Johnson backed to take on Cameron’s Conservative hot seat
To the public Boris Johnson represents the self-styled king of political comedy – a well-dressed bumbling mess of big hair and witty asides – but to those behind the scenes at Westminster, he’s fast becoming the number one candidate to take the Conservative Party forward.
Coming off the back of an era of dour non-leaders like William Hague and Michael Howard, current Prime Minister David Cameron was a breath of fresh air – coming across as a Tory-fied version of Tony Blair, though the distinctions between the two are hard to find.
When Cameron finally departs office the Conservative Party are likely to be in far better shape than when he arrived – they may even win a General Election in the meantime, for instance.
And while the Aston Villa-supporting PM will take the plaudits, a portion of the Tory success must surely be attributed to Johnson, who has managed to turn a series of media gaffes into positive PR.
Whether it’s struggling with autocue on Have I Got News For You, appearing in cringe-inducing interviews at party conferences alongside Jeremy Paxman, or getting stuck on a specially-made zip wire ahead of the Olympics, Boris can do no wrong.
Which is remarkable really, when you consider the scandals that engulfed him as a minister, with Johnson involved in an extra-marital affair during his time in office as well as courting controversy with a series of highly-dubious comments about a perceived ‘victim culture’ in Liverpool.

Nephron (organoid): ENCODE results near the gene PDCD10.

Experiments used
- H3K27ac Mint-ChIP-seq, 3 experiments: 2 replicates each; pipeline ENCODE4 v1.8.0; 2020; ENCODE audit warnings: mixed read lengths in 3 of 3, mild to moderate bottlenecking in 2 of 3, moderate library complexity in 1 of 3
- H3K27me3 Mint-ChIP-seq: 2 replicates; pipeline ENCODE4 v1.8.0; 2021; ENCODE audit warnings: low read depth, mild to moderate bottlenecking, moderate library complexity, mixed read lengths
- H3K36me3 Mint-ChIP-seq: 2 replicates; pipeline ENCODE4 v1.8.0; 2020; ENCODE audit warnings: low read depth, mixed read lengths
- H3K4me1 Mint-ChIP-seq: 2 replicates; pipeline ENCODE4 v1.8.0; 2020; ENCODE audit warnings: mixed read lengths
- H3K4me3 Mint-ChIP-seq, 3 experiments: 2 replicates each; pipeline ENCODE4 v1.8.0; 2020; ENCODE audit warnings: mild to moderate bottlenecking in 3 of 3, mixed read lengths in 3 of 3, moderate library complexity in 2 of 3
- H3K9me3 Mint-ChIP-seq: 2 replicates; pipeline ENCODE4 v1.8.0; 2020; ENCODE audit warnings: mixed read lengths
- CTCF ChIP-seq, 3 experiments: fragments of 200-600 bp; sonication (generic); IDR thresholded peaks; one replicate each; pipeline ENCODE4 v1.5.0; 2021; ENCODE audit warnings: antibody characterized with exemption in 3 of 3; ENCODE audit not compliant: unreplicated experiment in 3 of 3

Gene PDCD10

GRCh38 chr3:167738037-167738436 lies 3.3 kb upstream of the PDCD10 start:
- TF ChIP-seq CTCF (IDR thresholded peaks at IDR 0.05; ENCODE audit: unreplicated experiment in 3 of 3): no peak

Public sentiment remains unwavering, however, with the support of the people sweeping Boris to victory in two London Mayoral elections – despite his seemingly poor record on issues like housing in the capital.
As such, the Conservative Party will be all too aware of the opportunity that will present itself to them once David Cameron steps aside.
Install Johnson as leader and politics as we know it could take a new turn – whether it is a step forwards or backwards remains to be seen.
For now though, the bumbling London Mayor can be backed at 4/1 to be the next Tory leader, ahead of the deeply unpopular George Osborne – the only man to be booed at the London Olympics – who is on at 5/1.
He may appear a fool, but for those all too aware of the game Johnson is playing, the time to back the blonde-haired stereotype of old-school Conservative ideals to be the next leader is most certainly now.
All Odds and Markets are correct as of the date of publishing.
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